RetailTechNews’ weekly roundup brings you up-to-date research findings from around the world. In this week’s edition: Give Consumers a Personal Touch; The Benefits of Chatbots; and Bad CX Affects Loyalty
Give Consumers a Personal Touch
Retailers need to change their marketing outreach or risk alienating their customers, according to data from Ometria. Three-quarters of respondents (75%) feel most retailers don’t understand their interests: the few retailers that are getting this right are setting a high bar for other retailers to follow.
Despite the onset of GDPR and consumer concern over data misuse, the research found that 52% of respondents would be willing to hand over personal data in return for more relevant offers and product information. Women are especially comfortable with this, with 58% happy to give retailers their personal data, compared to 46% of men.
Women are also more likely to respond positively to a personalised offer – with 28% feeling ‘very valued’ when they receive a personalised offer, compared to 19% of men. However, according to Ometria’s research, 46% neither care nor don’t care about use of their first name, suggesting that consumers have bigger expectations around personalisation than the simple use of their first name in communication.
Every customer prefers a different approach. While overall respondents chose email as their preferred communication method, among 16-24s nearly 1-in-3 (31%) opted for Instagram – although email still came out on top in this age group at 40%. Among those aged 25-34, the level choosing Instagram more than halved when compared to 16-24s, at 15%.
The Benefits of Chatbots
Customer enquiries are placing a heavy load on businesses, according to research by LogMeIn and Vanson Bourne. According to the study, 68% of businesses admit their agents struggle with the volume of customer enquiries.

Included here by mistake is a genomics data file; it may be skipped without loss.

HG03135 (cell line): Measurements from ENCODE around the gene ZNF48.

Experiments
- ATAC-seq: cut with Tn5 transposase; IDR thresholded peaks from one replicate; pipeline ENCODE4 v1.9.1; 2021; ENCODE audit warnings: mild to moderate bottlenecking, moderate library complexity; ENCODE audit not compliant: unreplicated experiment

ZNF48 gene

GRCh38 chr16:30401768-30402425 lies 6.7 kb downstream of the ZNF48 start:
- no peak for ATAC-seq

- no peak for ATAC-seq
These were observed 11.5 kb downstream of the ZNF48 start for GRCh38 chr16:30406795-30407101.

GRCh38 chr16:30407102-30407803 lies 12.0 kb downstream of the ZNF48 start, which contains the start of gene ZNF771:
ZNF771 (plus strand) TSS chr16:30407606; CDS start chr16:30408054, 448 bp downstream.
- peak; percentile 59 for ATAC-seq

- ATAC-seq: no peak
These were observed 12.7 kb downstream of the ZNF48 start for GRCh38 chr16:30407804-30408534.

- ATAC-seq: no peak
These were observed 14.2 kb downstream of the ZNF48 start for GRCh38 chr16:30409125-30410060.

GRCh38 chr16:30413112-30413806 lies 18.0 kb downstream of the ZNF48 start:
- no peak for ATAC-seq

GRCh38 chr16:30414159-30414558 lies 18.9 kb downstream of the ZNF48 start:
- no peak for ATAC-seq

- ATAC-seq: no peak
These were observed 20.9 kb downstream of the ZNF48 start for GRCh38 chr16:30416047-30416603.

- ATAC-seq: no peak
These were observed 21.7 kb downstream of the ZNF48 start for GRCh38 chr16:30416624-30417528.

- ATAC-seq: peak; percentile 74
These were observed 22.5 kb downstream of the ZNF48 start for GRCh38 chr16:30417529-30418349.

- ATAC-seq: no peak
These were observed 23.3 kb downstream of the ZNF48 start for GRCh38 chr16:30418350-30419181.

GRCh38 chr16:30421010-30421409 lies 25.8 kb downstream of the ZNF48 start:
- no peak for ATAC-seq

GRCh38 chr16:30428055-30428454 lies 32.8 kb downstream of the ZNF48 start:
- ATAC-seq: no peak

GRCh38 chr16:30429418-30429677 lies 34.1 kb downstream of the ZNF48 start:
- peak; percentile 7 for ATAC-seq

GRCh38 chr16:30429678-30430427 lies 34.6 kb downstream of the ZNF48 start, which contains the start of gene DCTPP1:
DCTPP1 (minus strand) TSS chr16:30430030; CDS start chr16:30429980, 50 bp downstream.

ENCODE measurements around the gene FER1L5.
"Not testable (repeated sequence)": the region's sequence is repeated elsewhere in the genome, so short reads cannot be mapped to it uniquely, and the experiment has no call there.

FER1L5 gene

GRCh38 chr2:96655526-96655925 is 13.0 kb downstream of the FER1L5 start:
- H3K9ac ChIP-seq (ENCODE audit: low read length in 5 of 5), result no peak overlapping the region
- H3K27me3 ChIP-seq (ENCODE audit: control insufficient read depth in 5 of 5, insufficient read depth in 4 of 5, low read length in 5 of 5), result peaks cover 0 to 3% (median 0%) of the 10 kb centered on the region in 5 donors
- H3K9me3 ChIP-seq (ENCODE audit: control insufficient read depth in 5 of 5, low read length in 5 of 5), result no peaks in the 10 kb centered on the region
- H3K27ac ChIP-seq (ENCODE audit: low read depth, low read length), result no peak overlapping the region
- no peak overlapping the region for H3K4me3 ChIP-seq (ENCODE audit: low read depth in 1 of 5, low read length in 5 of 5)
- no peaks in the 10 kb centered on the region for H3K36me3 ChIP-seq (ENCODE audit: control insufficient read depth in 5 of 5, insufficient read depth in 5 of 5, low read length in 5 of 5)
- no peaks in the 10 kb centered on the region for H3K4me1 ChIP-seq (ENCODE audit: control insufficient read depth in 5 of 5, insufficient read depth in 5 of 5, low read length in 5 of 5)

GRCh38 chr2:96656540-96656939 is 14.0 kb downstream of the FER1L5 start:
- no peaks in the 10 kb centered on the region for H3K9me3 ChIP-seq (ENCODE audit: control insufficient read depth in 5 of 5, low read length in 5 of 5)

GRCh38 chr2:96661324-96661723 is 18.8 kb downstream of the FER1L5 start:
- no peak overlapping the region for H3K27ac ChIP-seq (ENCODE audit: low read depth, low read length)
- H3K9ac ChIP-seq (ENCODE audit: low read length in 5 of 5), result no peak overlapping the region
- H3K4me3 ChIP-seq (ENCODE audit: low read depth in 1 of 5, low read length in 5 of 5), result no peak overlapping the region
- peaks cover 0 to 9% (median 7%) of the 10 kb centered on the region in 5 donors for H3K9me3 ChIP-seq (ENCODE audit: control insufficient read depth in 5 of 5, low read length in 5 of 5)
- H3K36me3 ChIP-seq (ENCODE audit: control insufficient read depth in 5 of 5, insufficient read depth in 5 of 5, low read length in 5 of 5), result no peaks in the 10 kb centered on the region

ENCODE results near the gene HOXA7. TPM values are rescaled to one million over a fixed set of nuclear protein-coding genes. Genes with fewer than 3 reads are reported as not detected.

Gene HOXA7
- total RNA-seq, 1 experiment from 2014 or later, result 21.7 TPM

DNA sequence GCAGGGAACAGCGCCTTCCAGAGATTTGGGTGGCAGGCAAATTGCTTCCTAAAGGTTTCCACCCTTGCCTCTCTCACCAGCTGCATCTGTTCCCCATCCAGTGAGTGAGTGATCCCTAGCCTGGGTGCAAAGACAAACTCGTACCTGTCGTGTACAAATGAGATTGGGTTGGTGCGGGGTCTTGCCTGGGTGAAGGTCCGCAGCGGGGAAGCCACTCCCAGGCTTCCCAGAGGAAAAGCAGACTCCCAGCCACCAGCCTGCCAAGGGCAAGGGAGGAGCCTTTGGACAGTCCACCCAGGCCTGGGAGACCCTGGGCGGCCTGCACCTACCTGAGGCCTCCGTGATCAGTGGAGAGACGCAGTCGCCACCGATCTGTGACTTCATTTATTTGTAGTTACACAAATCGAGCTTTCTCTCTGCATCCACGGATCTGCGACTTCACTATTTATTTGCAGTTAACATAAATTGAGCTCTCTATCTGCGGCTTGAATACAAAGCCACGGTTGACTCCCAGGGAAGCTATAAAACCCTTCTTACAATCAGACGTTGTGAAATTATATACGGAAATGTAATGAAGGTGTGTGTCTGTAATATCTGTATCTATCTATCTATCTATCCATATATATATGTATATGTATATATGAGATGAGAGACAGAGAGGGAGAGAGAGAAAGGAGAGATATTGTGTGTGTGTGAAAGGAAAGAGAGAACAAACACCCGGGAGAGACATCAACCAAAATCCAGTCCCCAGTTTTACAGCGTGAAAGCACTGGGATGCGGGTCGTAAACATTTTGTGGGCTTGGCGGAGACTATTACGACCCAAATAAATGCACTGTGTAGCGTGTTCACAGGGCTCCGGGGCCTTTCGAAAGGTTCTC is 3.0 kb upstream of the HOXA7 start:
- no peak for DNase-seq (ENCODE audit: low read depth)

This means that less than half (49%) of customer enquiries are resolved during the first interaction. Despite this, 65% of businesses would not replace customer service agents with bots. Instead, if they could reduce the number of enquiries, they would retrain staff to handle different or additional tasks.
On the other hand, consumers are not averse to interacting with chatbots. Almost three-quarters (74%) of consumers see the benefits of using chatbots, but only 32% believe that leveraging a chatbot in some capacity – either alone or with the assistance of a human agent – provides the best results.
That said, it looks as though AI is still going to play a big role in the future of customer experience. Over half (54%) of consumers and 76% of businesses believe artificial intelligence is changing customer experience for the better.
Bad CX Affects Loyalty
Over two-fifths (42%) of shoppers prefer to shop in-store, as opposed to online, according to a study by Profitect. A further 34% prefer to shop in-store and online equally, while only 23% indicated they prefer to shop online only.
The main reason shoppers are leaning towards online commerce is a lack of excellent in-store experience. According to the survey, 67% of respondents indicated that the factor that mostly prompts them to add more items to their shopping basket is their feelings at the time. Beyond that, 40% of respondents said in-store displays influence them to add items to their basket. In a nod to the importance of retailers’ omni-channel presence, 33% noted that online and in-store advertisements influence them to add items to their basket.
When asked what holds the most influence on choosing to shop at a particular store over another, 48% of Gen Z respondents selected convenient location. Additionally, more than half of respondents (65%) said that the most convenient method of returning an item they purchased online was to go into the store.
The survey results highlight that Gen Z shoppers may not place a significant emphasis on in-store associates as an influencer to buy, unless they had a negative experience. More than half of the total respondents (57%) said that poor customer service would be the biggest reason for them to stop shopping at a favourite retailer.